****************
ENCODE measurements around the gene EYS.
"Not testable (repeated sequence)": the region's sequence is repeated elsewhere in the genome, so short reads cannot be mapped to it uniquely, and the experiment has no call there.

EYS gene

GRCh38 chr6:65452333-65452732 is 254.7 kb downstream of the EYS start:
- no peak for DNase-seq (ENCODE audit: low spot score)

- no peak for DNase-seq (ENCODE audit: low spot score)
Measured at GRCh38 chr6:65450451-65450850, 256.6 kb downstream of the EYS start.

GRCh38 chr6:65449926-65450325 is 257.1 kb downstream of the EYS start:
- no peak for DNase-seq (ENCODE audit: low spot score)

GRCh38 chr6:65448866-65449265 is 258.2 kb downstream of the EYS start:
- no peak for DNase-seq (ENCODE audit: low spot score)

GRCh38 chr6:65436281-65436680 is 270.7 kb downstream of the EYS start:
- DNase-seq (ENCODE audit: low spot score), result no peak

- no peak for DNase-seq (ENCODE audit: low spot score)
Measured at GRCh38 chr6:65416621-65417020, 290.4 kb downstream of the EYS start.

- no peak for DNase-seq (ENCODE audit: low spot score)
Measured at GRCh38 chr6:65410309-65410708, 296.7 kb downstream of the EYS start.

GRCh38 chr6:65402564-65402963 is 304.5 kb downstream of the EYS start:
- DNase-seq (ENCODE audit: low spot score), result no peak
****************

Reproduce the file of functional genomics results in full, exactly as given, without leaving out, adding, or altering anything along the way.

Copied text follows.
ENCODE measurements around the gene EYS.
"Not testable (repeated sequence)": the region's sequence is repeated elsewhere in the genome, so short reads cannot be mapped to it uniquely, and the experiment has no call there.

EYS gene

GRCh38 chr6:65452333-65452732 is 254.7 kb downstream of the EYS start:
- no peak for DNase-seq (ENCODE audit: low spot score)

- no peak for DNase-seq (ENCODE audit: low spot score)
Measured at GRCh38 chr6:65450451-65450850, 256.6 kb downstream of the EYS start.

GRCh38 chr6:65449926-65450325 is 257.1 kb downstream of the EYS start:
- no peak for DNase-seq (ENCODE audit: low spot score)

GRCh38 chr6:65448866-65449265 is 258.2 kb downstream of the EYS start:
- no peak for DNase-seq (ENCODE audit: low spot score)

GRCh38 chr6:65436281-65436680 is 270.7 kb downstream of the EYS start:
- DNase-seq (ENCODE audit: low spot score), result no peak

- no peak for DNase-seq (ENCODE audit: low spot score)
Measured at GRCh38 chr6:65416621-65417020, 290.4 kb downstream of the EYS start.

- no peak for DNase-seq (ENCODE audit: low spot score)
Measured at GRCh38 chr6:65410309-65410708, 296.7 kb downstream of the EYS start.

GRCh38 chr6:65402564-65402963 is 304.5 kb downstream of the EYS start:
- DNase-seq (ENCODE audit: low spot score), result no peak